Mark C O’Flaherty was inspired to write his new book, Narrative Thread, following a conversation with the editor and gallerist Carla Sozzani – she has a collection of couture pieces by her close friend and collaborator Azzedine Alaïa. “I began to think about why we keep clothes,” says O’Flaherty, a journalist, photographer and regular HTSI contributor. “Why some and not others? How do we make that decision? How do they define us? Why do we sometimes destroy things, while we keep other things wrapped in tissue?” 

Carla Sozzani wears a coat by Azzedine Alaïa SS18
Carla Sozzani wears a coat by Azzedine Alaïa SS18 © Mark C O’Flaherty

Through a series of interviews with 14 individuals about their archives or personal collections, alongside photoshoots of their cherished garments, the book presents an intimate portrait of the many reasons we hold on to certain items of clothing. “Where families and lovers are involved, some items were incredibly emotional,” says O’Flaherty. “There were people I spoke to who were actively involved with certain designers and garments and there was a tremendous amount of connection there.” 

Charlie Casely-Hayford with his late father, Joe
Charlie Casely-Hayford with his late father, Joe © Jonathan Player/New York Times/Redux/Eyevine

The designer Charlie Casely-Hayford launched menswear label Casely-Hayford with his late father Sir Joe in 2009. The family archive – which includes the deconstructed shirts made from second world war tents that helped launch Joe’s career in the mid-’80s – is more than just their body of work. “It’s one of the few pure connections that I have with my dad,” he tells O’Flaherty. “I go into the archive every season, and that’s how I talk to him.” 

John Matheson, archivist and founder of the @McQueen_vault Instagram account, began collecting Alexander McQueen ephemera such as VHS tapes and show invites after stumbling across the designer’s 1996 Dante collection on TV. “When I saw that show it was like when you flip channels to the news and there is something jarring on screen, and a new kind of reality has landed,” he tells O’Flaherty in the book. 

John Matheson has collected thousands of Alexander McQueen pieces
John Matheson has collected thousands of Alexander McQueen pieces © Mark C O’Flaherty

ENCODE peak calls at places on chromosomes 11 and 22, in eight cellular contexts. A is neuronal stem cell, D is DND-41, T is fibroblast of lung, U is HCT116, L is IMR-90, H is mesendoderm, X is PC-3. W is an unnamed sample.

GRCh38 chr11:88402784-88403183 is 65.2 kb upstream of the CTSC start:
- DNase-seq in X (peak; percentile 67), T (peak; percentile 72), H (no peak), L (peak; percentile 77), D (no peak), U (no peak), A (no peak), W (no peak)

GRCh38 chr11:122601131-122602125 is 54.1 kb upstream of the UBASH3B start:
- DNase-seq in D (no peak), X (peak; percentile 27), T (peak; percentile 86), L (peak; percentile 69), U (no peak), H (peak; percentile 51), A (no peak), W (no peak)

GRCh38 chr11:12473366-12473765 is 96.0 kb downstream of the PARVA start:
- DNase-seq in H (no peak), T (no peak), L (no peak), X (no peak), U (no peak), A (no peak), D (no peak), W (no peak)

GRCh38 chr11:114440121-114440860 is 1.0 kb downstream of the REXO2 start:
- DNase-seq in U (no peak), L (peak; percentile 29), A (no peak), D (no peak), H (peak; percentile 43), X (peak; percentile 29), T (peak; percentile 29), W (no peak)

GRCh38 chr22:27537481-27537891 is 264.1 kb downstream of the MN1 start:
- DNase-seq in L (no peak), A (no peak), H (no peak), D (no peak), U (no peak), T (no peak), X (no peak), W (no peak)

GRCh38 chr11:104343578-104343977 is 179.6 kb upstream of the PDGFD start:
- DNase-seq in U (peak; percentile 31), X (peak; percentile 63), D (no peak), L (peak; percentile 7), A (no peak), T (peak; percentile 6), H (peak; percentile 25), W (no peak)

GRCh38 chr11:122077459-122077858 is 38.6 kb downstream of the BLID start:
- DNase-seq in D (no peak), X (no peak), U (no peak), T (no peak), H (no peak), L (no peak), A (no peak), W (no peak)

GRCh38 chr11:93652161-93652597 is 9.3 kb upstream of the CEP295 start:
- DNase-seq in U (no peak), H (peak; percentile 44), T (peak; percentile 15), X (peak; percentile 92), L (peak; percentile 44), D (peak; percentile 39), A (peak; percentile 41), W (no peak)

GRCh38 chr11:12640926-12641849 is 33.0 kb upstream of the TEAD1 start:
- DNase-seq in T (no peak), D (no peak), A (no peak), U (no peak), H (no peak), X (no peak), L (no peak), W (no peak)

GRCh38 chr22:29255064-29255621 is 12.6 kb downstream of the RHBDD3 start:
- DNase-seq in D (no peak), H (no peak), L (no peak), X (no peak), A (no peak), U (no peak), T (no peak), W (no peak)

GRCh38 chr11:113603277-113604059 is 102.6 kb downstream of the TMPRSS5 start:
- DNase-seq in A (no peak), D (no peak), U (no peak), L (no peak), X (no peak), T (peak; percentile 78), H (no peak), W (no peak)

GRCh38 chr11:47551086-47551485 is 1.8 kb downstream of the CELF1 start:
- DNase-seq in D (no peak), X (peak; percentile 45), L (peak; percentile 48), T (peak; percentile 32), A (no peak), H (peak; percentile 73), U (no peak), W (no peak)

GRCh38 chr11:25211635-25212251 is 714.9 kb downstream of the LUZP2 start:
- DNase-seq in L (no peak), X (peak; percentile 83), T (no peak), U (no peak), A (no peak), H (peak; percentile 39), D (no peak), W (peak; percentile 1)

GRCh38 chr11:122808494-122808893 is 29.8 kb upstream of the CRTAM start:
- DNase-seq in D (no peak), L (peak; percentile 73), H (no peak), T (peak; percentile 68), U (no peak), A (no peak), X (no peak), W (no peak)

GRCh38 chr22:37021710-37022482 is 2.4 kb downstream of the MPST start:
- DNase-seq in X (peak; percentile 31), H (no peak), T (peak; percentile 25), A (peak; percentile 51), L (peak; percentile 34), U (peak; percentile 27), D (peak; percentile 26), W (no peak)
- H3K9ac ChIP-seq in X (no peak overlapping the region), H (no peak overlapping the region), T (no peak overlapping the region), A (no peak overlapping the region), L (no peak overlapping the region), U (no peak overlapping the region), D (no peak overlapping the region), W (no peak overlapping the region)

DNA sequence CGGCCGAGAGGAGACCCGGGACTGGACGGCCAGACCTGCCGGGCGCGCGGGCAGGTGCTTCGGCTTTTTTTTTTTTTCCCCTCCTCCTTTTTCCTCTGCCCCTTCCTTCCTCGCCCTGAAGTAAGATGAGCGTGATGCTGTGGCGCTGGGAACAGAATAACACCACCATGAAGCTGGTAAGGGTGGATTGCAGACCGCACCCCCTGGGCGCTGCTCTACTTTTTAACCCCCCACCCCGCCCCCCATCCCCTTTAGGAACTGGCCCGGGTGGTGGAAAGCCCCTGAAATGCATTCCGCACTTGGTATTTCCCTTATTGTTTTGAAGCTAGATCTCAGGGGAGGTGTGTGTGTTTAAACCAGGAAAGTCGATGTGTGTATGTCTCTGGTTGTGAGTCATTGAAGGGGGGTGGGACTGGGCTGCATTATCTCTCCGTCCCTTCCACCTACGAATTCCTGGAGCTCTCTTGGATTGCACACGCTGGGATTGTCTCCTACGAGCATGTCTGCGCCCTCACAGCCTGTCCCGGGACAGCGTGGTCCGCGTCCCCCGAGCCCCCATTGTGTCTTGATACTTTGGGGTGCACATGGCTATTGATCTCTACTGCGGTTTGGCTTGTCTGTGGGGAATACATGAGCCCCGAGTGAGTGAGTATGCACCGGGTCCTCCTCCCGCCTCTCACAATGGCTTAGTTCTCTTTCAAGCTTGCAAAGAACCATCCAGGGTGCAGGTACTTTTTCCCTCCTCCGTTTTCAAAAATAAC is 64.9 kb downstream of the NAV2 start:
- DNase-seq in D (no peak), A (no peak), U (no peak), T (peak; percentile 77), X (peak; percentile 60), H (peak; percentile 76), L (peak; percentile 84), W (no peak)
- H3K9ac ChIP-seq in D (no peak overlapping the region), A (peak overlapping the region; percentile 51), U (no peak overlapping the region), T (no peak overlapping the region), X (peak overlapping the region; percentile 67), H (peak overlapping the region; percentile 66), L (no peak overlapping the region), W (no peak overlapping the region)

Alexander McQueen at his AW96 show
Alexander McQueen at his AW96 show © Fairchild Archive/WWD/Penske Media/Getty Images

His own impulse to collect – he now owns thousands of pieces, from McQueen’s signature denim “bumsters” to a men’s double-layered blazer from the Dante collection – comes from a fascination with the working process and a curiosity in the details. “You see a real person creating real things,” he says. “I struggle to find connections like that in the world and what’s being made these days.”

Why do we collect, though? It might be because we appreciate the objects for their timeless beauty, as with Sozzani’s collection of unworn Manolo Blahnik shoes, treasured like artworks, or because of their emotional weight. For Claire Wilcox, chair in fashion curation at London College of Fashion, preserving her father’s woollen jumpers is a way of holding on to his memory. “It is a reassurance to me,” she tells O’Flaherty. “He was once here, and he still is, on some level.”

“There is also a caretaking aspect to it,” says the FT’s menswear critic Alexander Fury, whose collection of runway pieces ranges from Christian Lacroix and John Galliano evening gowns to Tom Ford’s 1997 Gucci G-string and Vivienne Westwood’s 1991 slashed men’s denim jacket. 

A waistcoat from John Galliano’s Les Incroyables graduation collection, 1984
A waistcoat from John Galliano’s Les Incroyables graduation collection, 1984 © Mark C O’Flaherty
John Paul Gaultier Hommes wool and taffeta blazer from the Chic Rabbis collection, AW93
John Paul Gaultier Hommes wool and taffeta blazer from the Chic Rabbis collection, AW93 © Mark C O’Flaherty

“There is a degree of nostalgia because it’s the people whose work I fell in love with as a kid growing up in the countryside outside of Manchester, with my nose pressed to the glass of fashion,” adds Fury. “But also, when you actually feel the weight of something and turn it inside out and see how it’s constructed, they’re kind of extraordinary as things – and I think that’s becoming increasingly rare in fashion.”

Before the age of online shopping and social media, “desire for clothing was fostered in a nuanced way”, O’Flaherty writes in his book. The rise of resale platforms such as StockX and Grailed has since turned archival menswear pieces into status symbols and made collecting a lucrative business, with items like Raf Simons’ 2001 camouflage bomber or a pair of Nike Air Yeezys attracting eye-watering sums. But for collectors such as Fury and Matheson, the value of having an archive goes far deeper than its material worth. 

“For me it’s so much more than that,” says Matheson, who hopes that his collection might one day benefit a future generation of students. “It represents points in my life, and references [the] inspiration I found in certain things, and it’s the designer’s blood and sweat and tears. I want it to be as important to other people as it was to me.” 

Narrative Thread: Conversations on Fashion Collections, by Mark C O’Flaherty, is published by Bloomsbury at £24.99

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